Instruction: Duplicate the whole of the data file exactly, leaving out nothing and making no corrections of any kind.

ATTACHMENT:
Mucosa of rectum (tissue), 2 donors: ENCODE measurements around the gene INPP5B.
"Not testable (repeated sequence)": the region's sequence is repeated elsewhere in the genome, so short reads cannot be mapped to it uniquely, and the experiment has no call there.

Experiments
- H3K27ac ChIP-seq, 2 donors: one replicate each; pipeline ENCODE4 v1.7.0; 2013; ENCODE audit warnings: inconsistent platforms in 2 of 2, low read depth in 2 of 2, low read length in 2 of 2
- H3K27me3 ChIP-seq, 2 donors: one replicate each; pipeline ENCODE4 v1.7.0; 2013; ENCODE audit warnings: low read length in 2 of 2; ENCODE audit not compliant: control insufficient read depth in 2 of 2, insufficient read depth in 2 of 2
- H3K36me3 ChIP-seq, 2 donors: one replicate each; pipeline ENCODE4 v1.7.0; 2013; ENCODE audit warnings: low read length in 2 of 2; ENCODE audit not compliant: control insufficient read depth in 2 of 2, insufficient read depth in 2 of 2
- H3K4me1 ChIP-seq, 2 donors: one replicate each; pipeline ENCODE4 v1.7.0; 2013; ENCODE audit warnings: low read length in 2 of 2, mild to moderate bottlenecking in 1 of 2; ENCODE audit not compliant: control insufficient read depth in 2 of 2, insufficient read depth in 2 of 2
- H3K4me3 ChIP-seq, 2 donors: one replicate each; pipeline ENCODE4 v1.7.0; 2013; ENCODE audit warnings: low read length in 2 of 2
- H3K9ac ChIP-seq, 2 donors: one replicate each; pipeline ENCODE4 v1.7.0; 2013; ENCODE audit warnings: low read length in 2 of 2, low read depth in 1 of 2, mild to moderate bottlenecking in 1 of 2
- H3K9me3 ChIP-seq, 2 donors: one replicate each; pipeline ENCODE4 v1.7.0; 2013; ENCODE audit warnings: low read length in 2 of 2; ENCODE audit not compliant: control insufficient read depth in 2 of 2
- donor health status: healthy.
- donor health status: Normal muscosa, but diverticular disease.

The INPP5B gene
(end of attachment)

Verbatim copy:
Mucosa of rectum (tissue), 2 donors: ENCODE measurements around the gene INPP5B.
"Not testable (repeated sequence)": the region's sequence is repeated elsewhere in the genome, so short reads cannot be mapped to it uniquely, and the experiment has no call there.

Experiments
- H3K27ac ChIP-seq, 2 donors: one replicate each; pipeline ENCODE4 v1.7.0; 2013; ENCODE audit warnings: inconsistent platforms in 2 of 2, low read depth in 2 of 2, low read length in 2 of 2
- H3K27me3 ChIP-seq, 2 donors: one replicate each; pipeline ENCODE4 v1.7.0; 2013; ENCODE audit warnings: low read length in 2 of 2; ENCODE audit not compliant: control insufficient read depth in 2 of 2, insufficient read depth in 2 of 2
- H3K36me3 ChIP-seq, 2 donors: one replicate each; pipeline ENCODE4 v1.7.0; 2013; ENCODE audit warnings: low read length in 2 of 2; ENCODE audit not compliant: control insufficient read depth in 2 of 2, insufficient read depth in 2 of 2
- H3K4me1 ChIP-seq, 2 donors: one replicate each; pipeline ENCODE4 v1.7.0; 2013; ENCODE audit warnings: low read length in 2 of 2, mild to moderate bottlenecking in 1 of 2; ENCODE audit not compliant: control insufficient read depth in 2 of 2, insufficient read depth in 2 of 2
- H3K4me3 ChIP-seq, 2 donors: one replicate each; pipeline ENCODE4 v1.7.0; 2013; ENCODE audit warnings: low read length in 2 of 2
- H3K9ac ChIP-seq, 2 donors: one replicate each; pipeline ENCODE4 v1.7.0; 2013; ENCODE audit warnings: low read length in 2 of 2, low read depth in 1 of 2, mild to moderate bottlenecking in 1 of 2
- H3K9me3 ChIP-seq, 2 donors: one replicate each; pipeline ENCODE4 v1.7.0; 2013; ENCODE audit warnings: low read length in 2 of 2; ENCODE audit not compliant: control insufficient read depth in 2 of 2
- donor health status: healthy.
- donor health status: Normal muscosa, but diverticular disease.

The INPP5B gene